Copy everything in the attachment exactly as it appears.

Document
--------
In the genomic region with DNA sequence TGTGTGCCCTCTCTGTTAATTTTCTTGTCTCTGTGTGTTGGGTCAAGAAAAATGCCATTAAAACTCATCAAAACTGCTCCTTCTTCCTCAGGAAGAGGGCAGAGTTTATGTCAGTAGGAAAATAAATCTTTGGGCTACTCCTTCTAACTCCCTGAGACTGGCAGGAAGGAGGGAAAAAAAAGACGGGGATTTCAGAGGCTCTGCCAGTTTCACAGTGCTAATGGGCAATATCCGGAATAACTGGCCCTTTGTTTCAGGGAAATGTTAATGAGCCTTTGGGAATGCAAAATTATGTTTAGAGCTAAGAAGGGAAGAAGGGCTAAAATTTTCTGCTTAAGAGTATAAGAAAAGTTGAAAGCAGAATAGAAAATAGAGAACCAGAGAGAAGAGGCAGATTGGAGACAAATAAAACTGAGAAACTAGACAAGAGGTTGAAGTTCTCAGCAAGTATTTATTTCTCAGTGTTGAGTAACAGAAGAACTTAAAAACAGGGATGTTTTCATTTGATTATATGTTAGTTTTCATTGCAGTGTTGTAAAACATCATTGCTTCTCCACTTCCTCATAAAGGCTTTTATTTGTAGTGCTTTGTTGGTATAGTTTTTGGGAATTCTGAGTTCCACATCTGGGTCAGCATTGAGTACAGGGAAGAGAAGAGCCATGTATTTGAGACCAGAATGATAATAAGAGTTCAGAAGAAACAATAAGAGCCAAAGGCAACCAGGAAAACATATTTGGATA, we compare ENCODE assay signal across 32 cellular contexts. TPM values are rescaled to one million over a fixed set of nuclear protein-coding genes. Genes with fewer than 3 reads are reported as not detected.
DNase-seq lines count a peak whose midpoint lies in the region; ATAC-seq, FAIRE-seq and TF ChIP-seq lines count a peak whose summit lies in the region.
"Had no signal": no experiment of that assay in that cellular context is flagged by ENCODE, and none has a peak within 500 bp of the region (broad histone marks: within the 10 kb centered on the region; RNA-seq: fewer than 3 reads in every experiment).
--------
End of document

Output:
In the genomic region with DNA sequence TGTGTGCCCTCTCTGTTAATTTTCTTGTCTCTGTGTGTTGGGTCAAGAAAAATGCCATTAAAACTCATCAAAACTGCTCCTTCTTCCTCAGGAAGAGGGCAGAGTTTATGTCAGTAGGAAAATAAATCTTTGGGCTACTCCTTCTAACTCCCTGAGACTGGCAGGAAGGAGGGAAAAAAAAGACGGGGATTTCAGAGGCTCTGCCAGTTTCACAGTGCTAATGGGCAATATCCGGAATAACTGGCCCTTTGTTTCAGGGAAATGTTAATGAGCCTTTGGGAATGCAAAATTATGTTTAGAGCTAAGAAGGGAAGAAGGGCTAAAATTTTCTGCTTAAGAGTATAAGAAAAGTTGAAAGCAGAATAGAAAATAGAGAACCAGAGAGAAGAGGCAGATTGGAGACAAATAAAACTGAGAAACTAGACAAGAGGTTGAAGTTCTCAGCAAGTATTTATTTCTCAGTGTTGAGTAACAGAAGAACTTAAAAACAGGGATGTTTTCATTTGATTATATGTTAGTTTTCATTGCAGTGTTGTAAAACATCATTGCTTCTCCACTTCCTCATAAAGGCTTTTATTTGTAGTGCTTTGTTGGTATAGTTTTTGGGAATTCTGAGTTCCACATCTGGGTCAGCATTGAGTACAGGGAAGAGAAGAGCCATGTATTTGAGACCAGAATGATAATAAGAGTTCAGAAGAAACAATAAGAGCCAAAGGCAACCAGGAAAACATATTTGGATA, we compare ENCODE assay signal across 32 cellular contexts. TPM values are rescaled to one million over a fixed set of nuclear protein-coding genes. Genes with fewer than 3 reads are reported as not detected.
DNase-seq lines count a peak whose midpoint lies in the region; ATAC-seq, FAIRE-seq and TF ChIP-seq lines count a peak whose summit lies in the region.
"Had no signal": no experiment of that assay in that cellular context is flagged by ENCODE, and none has a peak within 500 bp of the region (broad histone marks: within the 10 kb centered on the region; RNA-seq: fewer than 3 reads in every experiment).